“So, you need both: You have your ways of moving containers and things like that. But at the end of the day, you got to get the file. And that's certainly helped Commvault.
“People are paying attention to it now and realizing that it's pretty important, and that they need their data now – whether it's for compliance, or they are going to use it, and then, how to you provide secure, universal access to anybody?
“How do you put a policy on that? So yes, it is certainly helpful for our business.
How do you expect to expand Commvault's capabilities? Are you planning any acquisitions?
“We built the company without acquisitions. I'm a private equity. I've been in tech since '82 and I've been private equity related…I understand how that works.
“Our objective is not to get big, our objective is to provide good solutions for customers that have value and it just turns out we can innovate faster like this than just buying something.
“That doesn't mean we won't acquire. We're doing things in the medical field today by integrating with all different systems, we did that with a partner, and we might acquire that partner. But it would be a pretty small acquisition.
Commvault and the China market
“We've got a lot of people in China. There are some Government regulations of how you do business in China and we understand them, and we will comply with those. You have to change some things about how you operate there but they are manageable for us. We can deal with that.
“On the data management side, the Government sets the rules. The Huawei partnership just keeps getting bigger and bigger and there are other partnerships within China that have ties to the Government's cloud.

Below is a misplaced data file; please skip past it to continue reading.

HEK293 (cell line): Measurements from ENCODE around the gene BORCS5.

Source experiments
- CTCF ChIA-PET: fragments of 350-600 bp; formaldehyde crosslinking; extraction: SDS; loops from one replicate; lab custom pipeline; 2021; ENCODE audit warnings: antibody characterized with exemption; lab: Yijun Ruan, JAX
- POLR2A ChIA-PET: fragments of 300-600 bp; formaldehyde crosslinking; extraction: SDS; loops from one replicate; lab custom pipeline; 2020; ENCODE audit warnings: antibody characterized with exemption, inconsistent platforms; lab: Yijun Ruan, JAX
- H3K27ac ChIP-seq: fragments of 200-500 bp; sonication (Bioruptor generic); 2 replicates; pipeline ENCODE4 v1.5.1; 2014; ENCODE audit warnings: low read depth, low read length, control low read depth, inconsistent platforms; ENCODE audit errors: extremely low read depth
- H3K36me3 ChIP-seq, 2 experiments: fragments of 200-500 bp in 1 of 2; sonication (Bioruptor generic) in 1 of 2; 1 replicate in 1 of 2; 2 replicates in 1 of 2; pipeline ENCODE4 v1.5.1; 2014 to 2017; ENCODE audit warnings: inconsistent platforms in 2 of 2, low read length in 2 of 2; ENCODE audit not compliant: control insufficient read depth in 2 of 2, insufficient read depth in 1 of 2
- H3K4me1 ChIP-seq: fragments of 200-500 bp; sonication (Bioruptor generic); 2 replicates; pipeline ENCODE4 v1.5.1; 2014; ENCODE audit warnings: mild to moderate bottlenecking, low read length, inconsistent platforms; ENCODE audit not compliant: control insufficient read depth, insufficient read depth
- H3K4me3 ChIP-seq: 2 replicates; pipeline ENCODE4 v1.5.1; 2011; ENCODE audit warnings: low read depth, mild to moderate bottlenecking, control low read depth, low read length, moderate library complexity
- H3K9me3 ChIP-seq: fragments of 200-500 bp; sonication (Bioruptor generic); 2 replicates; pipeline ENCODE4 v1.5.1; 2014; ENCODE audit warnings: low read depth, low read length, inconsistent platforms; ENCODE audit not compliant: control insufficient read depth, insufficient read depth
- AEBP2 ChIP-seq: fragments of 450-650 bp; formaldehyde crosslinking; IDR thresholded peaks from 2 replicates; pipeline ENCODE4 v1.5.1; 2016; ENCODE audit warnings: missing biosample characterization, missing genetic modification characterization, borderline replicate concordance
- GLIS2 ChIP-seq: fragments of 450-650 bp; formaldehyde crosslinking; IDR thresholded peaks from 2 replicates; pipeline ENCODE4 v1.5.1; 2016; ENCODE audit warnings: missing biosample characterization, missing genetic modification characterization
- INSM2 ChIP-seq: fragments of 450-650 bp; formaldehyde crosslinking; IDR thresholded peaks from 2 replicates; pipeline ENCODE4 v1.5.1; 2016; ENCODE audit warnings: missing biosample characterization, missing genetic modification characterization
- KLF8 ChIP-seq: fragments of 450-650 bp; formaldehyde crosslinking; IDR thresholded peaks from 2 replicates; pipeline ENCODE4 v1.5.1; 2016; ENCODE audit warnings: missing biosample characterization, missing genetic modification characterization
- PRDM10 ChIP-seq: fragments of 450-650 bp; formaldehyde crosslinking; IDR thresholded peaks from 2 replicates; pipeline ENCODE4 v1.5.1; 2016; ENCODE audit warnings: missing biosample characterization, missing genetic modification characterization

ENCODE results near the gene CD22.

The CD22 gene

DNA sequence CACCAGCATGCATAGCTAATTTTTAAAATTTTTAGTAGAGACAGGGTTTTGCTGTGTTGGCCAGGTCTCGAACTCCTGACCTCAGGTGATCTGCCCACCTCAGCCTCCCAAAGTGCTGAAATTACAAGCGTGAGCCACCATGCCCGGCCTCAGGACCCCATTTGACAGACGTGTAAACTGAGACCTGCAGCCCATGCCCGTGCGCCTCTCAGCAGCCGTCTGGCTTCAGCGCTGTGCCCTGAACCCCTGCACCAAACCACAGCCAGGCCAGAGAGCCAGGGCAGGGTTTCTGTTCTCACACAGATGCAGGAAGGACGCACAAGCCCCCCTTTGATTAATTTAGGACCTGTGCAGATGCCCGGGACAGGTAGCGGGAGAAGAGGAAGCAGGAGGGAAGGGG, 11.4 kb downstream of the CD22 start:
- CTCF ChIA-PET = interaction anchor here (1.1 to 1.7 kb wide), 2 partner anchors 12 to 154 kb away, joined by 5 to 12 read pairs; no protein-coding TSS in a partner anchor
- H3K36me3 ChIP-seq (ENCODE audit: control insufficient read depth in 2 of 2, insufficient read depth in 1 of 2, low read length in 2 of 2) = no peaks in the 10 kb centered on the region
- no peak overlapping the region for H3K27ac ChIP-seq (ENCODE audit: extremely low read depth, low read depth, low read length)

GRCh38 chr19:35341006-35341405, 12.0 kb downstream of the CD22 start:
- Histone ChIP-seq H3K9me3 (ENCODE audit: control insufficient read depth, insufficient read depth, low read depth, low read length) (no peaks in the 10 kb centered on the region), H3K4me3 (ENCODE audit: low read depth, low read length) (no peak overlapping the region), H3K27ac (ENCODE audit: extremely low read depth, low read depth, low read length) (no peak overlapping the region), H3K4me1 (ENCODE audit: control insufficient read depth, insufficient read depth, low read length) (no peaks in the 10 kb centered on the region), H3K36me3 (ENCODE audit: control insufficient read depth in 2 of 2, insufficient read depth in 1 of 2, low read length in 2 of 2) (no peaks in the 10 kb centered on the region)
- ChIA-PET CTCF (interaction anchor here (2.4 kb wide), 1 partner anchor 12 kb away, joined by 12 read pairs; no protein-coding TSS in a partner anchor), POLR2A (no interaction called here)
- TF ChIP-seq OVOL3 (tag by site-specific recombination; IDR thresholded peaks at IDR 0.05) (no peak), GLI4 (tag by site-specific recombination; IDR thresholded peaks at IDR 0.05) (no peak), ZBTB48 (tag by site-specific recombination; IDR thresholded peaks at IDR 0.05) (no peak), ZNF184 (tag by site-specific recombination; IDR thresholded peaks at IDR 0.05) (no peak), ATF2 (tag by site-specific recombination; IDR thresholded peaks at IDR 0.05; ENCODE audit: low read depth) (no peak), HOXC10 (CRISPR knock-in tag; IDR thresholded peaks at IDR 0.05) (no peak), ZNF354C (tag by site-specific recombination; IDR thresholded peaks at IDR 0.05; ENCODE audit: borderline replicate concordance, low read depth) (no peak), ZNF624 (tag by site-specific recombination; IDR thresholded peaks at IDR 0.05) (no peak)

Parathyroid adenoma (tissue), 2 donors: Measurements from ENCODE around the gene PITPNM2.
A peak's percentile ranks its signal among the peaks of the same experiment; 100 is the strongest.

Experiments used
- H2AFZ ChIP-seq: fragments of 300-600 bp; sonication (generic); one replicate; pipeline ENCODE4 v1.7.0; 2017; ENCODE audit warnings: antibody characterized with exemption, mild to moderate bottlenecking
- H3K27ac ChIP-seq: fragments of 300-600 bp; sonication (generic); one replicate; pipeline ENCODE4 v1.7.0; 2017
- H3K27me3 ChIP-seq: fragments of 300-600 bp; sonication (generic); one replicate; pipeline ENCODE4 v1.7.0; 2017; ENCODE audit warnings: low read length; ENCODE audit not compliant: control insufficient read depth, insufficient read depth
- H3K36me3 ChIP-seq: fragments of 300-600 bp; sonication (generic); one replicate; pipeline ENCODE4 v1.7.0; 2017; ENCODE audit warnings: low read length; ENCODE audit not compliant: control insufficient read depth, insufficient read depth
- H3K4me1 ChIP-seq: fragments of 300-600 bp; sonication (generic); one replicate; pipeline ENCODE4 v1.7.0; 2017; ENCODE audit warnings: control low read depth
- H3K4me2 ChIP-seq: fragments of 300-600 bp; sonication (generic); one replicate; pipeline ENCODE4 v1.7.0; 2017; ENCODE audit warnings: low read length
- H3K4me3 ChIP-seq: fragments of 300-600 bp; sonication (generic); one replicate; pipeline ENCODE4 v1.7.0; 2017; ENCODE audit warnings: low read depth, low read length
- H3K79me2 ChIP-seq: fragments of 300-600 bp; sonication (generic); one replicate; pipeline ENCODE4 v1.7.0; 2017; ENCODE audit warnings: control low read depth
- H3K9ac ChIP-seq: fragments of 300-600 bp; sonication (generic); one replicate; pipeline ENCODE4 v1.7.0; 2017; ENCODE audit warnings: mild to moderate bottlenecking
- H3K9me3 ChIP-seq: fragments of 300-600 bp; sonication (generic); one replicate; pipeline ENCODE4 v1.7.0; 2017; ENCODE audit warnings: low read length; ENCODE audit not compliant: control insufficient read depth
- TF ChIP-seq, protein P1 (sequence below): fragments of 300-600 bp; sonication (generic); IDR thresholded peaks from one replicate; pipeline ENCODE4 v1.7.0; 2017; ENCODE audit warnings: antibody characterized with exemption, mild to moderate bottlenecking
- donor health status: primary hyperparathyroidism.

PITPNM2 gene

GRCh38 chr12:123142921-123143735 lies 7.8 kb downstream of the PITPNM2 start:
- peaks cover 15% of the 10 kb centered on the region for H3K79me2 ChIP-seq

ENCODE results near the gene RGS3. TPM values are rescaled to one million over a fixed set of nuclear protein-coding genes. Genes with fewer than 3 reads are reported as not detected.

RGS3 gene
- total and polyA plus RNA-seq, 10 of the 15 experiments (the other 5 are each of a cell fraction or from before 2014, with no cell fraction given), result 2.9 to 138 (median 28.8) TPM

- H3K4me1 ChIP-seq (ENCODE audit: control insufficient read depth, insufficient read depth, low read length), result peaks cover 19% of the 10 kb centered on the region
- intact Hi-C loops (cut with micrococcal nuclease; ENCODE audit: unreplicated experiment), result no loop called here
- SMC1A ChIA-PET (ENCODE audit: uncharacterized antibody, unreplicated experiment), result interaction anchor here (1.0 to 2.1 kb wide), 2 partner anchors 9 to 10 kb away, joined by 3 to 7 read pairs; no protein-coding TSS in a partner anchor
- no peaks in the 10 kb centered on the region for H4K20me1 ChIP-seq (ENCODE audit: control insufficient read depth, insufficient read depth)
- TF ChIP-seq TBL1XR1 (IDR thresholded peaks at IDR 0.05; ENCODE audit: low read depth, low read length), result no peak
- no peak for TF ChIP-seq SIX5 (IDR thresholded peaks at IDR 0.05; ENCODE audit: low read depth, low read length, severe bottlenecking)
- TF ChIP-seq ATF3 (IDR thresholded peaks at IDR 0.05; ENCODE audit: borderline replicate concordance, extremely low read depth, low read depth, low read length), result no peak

“What I would say about the Chinese IT environment is – innovative, leading, very mature, and to it's a great market for us to commit to.
Do service providers cannibalize your business?
“Maybe they do and maybe they don't.
“All over the world, there are customers that want service providers as their vendor. Every area has their own preference for how they want to deal with a service provider and more and more that mid-market is going to go service provider.
“Some select areas in the enterprise are going to be driven by service providers – and either way – we are going to be there.
Where to from here for Commvault? Will Commvault's analytics footprint become as big as its backup business?
“Hybrid cloud will continue to be a driver. Cyber will continue to be a driver. And GDPR will be a driver for as far out as you can see.
“If you think five years out, analytics will become a much bigger part of our business.
“People say – ‘my backup is good.' That doesn't matter, as long as you can recover it. So, if you have a solution where my back up is good but it takes me forever to recover it – I lose the value and it doesn't matter. The whole industry is shifting to [the notion that] – if I get hit, how do I recover?
“Pure backup is always going to become a smaller part of our business, but these other things, these other solutions have a lot more value to the user – it's all that backup stuff we used to do, but we've evolved it dramatically.
“It's not what it used to be.